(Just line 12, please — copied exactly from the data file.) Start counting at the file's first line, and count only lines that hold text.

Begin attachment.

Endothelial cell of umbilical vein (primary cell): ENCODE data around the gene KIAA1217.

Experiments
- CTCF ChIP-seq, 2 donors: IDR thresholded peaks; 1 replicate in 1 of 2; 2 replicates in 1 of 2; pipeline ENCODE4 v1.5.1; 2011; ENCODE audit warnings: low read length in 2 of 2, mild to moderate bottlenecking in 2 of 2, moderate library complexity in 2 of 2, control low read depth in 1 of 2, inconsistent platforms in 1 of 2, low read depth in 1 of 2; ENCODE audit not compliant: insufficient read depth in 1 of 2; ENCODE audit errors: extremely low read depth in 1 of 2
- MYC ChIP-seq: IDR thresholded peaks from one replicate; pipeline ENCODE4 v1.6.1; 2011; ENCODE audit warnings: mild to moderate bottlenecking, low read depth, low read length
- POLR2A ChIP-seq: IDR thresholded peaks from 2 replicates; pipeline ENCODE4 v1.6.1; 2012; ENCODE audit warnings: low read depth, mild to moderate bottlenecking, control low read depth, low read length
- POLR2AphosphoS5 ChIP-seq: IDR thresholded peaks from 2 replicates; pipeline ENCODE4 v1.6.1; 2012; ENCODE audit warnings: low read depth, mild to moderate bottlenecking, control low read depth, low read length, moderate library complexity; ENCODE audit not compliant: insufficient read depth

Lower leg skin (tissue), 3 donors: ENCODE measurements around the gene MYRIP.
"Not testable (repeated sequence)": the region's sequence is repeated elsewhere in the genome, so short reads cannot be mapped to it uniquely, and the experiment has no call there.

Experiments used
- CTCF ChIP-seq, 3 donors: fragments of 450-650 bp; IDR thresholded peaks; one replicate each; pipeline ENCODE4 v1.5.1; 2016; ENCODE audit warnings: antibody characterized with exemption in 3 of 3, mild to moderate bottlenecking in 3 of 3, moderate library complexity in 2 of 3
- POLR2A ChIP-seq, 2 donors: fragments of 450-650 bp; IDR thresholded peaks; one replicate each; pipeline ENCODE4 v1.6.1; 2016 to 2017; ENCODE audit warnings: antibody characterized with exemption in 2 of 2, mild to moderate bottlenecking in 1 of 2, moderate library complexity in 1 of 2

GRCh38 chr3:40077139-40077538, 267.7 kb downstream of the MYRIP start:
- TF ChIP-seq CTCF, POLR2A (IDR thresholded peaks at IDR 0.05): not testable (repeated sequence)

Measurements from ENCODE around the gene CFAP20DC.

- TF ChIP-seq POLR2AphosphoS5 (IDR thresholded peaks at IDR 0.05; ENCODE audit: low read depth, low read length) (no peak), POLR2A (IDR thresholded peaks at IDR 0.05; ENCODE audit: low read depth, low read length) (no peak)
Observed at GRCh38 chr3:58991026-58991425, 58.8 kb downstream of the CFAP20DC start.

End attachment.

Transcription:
GRCh38 chr3:40077139-40077538, 267.7 kb downstream of the MYRIP start: